That’s why I try to establish new routines as quickly as possible once summer vacation starts. Typically, I leave a week after school lets out unscheduled to allow the kids and me to decompress and relax. Honestly, it’s mostly for the kids. I know they need unscheduled time to wind down. It’s easier for me to just keep going with our neatly scheduled days and nights.

After the first week, I make sure to enroll the kids in activities when possible. This year, my two oldest will do tennis camp for four hours in the morning, four days per week. While they are busy, I will take my youngest to the library or park or run errands.

Then we all have our afternoons free for unscheduled play and we can keep our dinner and bedtime routines mostly the same as they are during the school year.

This revamped schedule is the structure I need to stay motivated. Over the years I’ve learned that wide expanses of unscheduled time are not good for my mental health, so I take steps to avoid them.

Cut back on personal expenses

Another stressor for me during the summer months is personal finances. Summer activities for kids are expensive, but we choose to invest in them because they are valuable to us (both because they are fun for the kids and for the reasons I highlighted above).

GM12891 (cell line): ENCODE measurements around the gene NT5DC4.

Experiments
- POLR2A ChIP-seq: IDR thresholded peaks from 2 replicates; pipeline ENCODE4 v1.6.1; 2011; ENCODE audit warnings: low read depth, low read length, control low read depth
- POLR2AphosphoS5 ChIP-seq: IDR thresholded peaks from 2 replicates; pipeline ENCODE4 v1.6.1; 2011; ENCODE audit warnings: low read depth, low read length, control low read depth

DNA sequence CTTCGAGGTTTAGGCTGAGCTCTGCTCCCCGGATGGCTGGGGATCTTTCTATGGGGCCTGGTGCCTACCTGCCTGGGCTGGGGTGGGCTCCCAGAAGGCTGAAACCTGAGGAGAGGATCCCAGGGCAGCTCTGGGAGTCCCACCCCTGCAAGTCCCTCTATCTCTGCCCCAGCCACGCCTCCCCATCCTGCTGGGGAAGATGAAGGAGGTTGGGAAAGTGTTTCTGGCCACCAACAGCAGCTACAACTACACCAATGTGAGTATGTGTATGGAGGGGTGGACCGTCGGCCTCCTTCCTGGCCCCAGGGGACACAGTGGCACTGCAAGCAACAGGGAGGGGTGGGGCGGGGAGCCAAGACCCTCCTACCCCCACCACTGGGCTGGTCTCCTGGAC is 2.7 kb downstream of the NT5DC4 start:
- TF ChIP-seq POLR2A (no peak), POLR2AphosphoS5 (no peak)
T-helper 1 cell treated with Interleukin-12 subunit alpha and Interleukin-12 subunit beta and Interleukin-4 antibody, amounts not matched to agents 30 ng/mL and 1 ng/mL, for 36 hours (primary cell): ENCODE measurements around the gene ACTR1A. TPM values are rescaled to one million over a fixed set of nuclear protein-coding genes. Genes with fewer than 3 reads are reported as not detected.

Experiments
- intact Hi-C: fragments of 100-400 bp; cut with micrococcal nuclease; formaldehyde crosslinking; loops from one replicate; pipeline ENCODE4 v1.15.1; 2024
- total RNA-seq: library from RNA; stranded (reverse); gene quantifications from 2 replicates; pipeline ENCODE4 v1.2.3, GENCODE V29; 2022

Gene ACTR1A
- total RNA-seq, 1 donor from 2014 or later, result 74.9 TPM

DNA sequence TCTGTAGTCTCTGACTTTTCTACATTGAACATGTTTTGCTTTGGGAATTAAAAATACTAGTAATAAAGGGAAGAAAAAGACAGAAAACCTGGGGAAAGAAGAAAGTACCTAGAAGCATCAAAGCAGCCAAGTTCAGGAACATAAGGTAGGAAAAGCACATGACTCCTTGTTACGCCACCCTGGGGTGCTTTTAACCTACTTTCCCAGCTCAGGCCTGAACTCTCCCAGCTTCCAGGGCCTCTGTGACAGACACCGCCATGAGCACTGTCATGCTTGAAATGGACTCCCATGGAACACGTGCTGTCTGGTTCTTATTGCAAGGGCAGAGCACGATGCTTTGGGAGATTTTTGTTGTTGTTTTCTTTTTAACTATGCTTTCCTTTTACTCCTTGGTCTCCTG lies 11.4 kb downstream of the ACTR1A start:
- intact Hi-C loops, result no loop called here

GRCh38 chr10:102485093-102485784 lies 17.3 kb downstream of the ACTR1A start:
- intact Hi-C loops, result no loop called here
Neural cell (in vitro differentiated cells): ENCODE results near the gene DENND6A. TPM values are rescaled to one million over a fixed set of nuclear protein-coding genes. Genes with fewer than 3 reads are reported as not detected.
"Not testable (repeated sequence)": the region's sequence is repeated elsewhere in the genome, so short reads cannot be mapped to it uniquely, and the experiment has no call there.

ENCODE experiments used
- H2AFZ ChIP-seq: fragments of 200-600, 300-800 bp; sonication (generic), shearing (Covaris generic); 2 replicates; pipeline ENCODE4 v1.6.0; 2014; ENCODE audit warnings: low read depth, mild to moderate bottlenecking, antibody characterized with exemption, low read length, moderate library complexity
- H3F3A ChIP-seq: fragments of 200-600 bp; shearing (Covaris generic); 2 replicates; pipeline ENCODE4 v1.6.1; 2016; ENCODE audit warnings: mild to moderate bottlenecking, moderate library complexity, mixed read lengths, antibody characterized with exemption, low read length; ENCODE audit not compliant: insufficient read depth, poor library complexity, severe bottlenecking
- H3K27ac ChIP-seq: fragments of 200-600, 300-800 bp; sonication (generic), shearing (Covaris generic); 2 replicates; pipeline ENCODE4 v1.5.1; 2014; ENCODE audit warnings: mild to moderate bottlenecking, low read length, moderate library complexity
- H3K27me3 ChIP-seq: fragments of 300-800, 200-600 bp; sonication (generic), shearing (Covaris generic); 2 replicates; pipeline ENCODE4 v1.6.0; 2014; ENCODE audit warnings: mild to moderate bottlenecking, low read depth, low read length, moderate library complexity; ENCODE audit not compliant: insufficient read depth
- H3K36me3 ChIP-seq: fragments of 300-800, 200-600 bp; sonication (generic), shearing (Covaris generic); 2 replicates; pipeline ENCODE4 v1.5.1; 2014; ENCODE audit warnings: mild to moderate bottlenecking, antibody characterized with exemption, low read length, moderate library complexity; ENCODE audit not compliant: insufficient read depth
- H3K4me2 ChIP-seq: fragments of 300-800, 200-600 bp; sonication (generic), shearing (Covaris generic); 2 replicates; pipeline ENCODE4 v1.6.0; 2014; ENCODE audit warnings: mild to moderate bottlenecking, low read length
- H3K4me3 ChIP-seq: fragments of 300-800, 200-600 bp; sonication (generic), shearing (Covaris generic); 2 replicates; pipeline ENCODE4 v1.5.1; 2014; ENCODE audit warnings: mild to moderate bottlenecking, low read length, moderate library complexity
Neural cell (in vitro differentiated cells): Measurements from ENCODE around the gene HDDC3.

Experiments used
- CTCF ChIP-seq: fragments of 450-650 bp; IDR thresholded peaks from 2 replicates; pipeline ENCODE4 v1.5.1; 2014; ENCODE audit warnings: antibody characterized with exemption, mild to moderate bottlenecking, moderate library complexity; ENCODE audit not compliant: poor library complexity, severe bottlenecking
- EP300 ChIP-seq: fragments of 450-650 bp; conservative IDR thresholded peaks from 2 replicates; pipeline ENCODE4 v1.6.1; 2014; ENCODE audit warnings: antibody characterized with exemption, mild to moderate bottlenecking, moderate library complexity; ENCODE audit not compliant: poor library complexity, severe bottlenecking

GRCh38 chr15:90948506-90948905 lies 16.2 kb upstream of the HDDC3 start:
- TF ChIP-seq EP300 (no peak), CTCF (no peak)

Also, because I make money to supplement my wife’s full-time income by doing freelance writing and editing, summers can be challenging because I typically have less time to work. Thus, we get squeezed from both sides. We have more money going out and less coming in.

Our solution? Cutting back on discretionary spending. This primarily means fewer take-out meals and entertainment that costs money. Preparing more meals at home also gives me another task to complete, which is good because it gives me more purpose and structure. And cutting back on entertainment costs is easy because when you have kids, who really has the time or energy to go out for fun anyway?

Survive and advance

Finally, this isn’t so much a strategy as a mantra. Coaches often preach to their teams when they’re competing in the playoffs the only thing that matters is the result.

You have to survive and advance to the next round.

When the going gets tough. When the days get long. When I feel like I just can’t play toys with my toddler for five more minutes. When my kids are having a difficult day and just can’t get along with each other. When I feel my mental health slipping. That’s when the survival mantra does its work.

A little extra TV. A few minutes alone in the bedroom to lie down and regroup. Potato chips and popcorn for dinner. Some days I have to do whatever it takes to make it to the next day.

And that’s okay. Every day is important, but every day is not life and death. And that’s something I have to remember. Particularly during the summer.

Invisible Illness

We don't talk enough about mental health.

Andrew Knott

Written by

Writer, humorist, dad of three. Writing for Washington Post, McSweeney’s, Weekly Humorist, and more. Fatherhood Book:

Invisible Illness

We don't talk enough about mental health.